CCBG’s principal asset is the capital stock of the Bank. CCB, our banking subsidiary, which accounted for approximately 100% of consolidated assets at December 31, 2012, and approximately 100% of consolidated net income for the year ended December 31, 2012. In addition to our banking subsidiary, we have three primary indirect subsidiaries, Capital City Trust Company, Capital City Banc Investments, Inc., and Capital City Services Company, all of which are wholly-owned subsidiaries of CCB. We also have two direct wholly-owned subsidiaries of CCBG, CCBG Capital Trust I and CCBG Capital Trust II, which were formed in connection with two issuances of trust preferred securities. The nature of our primary indirect subsidiaries is provided below.
We have one reportable segment with four principal services: Banking Services (CCB), Data Processing Services (Capital City Services Co.), Trust and Asset Management Services (Capital City Trust Co.), and Brokerage Services (Capital City Banc Investments). Revenues from each of these principal services for the year ended 2012 totaled approximately 93.1%, 1.9%, 2.9%, and 2.1% of our total revenue, respectively. In 2011 and 2010, Banking Services (CCB) revenue was approximately 93.1% of our total revenue for each respective year.
Capital City Bank
CCB is a Florida-chartered full-service bank engaged in the commercial and retail banking business. Significant services offered by the Bank include:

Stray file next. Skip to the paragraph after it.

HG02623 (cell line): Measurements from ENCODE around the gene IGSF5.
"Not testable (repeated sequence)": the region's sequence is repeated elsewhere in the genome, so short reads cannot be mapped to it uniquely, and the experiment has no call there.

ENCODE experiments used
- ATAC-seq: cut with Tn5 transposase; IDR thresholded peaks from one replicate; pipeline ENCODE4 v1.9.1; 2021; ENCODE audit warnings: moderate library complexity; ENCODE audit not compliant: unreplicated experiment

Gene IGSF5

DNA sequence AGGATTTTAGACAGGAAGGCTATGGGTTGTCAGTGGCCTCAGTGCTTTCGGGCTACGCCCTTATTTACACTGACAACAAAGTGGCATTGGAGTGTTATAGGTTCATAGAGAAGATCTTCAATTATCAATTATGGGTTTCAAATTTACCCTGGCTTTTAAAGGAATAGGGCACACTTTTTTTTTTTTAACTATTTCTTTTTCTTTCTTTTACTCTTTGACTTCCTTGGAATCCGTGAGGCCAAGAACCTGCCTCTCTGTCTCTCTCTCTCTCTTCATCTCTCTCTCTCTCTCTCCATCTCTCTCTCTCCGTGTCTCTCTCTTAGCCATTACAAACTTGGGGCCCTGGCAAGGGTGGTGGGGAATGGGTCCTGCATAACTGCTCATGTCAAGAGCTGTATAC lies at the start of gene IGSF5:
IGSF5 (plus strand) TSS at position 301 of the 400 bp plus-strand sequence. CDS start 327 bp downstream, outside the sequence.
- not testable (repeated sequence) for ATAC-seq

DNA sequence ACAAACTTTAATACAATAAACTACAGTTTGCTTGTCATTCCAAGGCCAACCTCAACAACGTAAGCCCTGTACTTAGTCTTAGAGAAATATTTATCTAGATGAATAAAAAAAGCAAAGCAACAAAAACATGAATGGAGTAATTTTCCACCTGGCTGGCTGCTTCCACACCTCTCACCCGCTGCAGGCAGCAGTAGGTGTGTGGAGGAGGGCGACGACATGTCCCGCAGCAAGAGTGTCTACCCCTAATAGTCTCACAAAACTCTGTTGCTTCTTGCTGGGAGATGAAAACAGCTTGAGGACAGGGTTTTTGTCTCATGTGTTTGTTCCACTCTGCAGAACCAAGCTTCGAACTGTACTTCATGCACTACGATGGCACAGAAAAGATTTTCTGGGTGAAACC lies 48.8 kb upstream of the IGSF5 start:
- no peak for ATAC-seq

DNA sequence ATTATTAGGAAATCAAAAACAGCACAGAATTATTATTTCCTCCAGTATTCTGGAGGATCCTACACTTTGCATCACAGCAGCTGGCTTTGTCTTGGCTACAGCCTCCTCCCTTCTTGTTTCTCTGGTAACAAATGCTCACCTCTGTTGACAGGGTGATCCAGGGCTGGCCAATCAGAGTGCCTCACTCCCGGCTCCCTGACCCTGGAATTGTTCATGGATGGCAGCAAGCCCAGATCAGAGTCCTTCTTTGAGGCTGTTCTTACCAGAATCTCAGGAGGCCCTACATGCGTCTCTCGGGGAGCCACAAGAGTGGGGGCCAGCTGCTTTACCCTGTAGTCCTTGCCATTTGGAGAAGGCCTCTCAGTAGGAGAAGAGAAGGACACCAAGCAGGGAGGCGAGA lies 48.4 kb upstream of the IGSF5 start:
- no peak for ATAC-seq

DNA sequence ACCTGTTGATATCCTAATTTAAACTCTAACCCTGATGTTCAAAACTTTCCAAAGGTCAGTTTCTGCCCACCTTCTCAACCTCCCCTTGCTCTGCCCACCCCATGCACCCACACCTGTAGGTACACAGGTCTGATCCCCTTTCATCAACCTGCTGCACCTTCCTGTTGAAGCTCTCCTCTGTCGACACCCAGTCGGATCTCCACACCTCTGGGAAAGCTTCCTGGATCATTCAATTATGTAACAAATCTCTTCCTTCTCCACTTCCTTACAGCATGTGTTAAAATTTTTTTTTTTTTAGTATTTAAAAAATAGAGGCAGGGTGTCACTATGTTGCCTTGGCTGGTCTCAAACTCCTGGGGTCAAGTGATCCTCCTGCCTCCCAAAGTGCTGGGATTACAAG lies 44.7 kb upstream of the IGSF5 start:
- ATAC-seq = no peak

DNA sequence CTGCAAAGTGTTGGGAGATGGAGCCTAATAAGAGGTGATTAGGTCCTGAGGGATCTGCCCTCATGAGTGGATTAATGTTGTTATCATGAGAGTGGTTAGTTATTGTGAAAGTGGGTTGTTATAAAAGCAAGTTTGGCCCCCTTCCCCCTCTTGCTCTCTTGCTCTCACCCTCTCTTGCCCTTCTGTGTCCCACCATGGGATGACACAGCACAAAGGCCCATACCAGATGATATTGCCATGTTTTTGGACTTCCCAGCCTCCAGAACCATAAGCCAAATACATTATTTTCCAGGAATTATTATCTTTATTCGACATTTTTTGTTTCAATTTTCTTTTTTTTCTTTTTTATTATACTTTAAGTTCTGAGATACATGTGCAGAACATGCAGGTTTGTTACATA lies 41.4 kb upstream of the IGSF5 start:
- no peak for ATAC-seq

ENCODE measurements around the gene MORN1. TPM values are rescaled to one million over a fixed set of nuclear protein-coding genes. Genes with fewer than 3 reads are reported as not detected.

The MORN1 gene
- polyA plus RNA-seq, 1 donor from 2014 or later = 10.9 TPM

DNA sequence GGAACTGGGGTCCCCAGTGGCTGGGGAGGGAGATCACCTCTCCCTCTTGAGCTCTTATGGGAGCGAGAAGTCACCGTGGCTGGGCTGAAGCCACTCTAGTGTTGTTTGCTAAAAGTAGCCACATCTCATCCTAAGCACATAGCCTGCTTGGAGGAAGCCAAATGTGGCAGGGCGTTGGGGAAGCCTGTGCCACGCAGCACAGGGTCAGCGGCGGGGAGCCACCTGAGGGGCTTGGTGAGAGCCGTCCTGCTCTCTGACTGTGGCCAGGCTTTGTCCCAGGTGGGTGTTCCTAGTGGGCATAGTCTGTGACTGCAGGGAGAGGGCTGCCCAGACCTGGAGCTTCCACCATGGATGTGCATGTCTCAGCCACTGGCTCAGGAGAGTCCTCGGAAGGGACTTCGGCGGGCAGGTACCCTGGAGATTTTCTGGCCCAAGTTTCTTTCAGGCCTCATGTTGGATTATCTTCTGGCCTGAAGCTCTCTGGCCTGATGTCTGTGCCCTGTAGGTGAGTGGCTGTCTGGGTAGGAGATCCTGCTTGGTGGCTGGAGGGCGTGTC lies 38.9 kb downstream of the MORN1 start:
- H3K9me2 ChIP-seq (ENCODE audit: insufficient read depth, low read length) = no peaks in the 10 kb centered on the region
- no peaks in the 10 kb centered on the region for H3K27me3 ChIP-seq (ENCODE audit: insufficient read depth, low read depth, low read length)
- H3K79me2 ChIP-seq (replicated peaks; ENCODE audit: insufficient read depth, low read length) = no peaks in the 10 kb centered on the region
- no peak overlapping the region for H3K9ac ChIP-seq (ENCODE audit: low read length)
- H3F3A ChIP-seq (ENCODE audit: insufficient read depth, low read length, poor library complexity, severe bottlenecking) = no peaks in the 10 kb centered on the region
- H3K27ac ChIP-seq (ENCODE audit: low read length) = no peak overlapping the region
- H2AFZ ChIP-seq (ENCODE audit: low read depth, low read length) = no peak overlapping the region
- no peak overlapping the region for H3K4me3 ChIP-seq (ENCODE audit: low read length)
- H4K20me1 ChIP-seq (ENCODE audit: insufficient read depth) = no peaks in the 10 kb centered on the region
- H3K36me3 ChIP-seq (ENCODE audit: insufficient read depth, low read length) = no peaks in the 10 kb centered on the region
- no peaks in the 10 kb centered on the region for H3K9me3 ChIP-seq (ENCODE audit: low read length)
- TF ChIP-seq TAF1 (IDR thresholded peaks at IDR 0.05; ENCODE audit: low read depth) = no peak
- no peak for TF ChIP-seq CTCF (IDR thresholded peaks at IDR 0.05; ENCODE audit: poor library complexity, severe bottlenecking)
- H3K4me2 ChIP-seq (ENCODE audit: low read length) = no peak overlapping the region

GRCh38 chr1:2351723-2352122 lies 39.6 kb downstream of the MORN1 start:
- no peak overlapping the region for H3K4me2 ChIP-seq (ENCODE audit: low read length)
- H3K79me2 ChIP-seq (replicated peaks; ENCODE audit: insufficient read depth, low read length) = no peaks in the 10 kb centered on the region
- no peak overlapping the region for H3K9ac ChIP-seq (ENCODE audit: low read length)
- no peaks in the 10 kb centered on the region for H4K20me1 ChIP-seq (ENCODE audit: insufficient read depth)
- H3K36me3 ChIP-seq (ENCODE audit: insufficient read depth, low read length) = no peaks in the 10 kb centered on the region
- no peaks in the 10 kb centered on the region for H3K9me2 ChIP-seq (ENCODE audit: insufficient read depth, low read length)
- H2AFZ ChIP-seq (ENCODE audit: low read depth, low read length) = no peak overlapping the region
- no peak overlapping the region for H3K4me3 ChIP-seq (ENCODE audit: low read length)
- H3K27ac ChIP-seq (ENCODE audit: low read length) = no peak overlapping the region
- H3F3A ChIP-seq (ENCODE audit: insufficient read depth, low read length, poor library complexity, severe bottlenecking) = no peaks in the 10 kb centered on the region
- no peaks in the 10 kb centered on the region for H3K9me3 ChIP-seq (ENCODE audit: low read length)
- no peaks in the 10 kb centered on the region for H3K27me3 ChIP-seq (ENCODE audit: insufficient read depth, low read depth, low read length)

|§||Business Banking – The Bank provides banking services to corporations and other business clients. Credit products are available for a wide variety of general business purposes, including financing for commercial business properties, equipment, inventories and accounts receivable, as well as commercial leasing and letters of credit. We also provide treasury management services, and, through a marketing alliance with Elavon, Inc., merchant credit card transaction processing services.|
|§||Commercial Real Estate Lending – The Bank provides a wide range of products to meet the financing needs of commercial developers and investors, residential builders and developers, and community development. Credit products are available to facilitate the purchase of land and/or build structures for business use and for investors who are developing residential or commercial property.|
|§||Residential Real Estate Lending – The Bank provides products to help meet the home financing needs of consumers, including conventional permanent and construction/permanent (fixed, adjustable, or variable rate) financing arrangements, and FHA/VA loan products. The bank offers both fixed-rate and adjustable rate residential mortgage (ARM) loans. A portion of our loans originated are sold into the secondary market. The Bank offers these products through its existing network of banking offices. We do not originate subprime residential real estate loans.|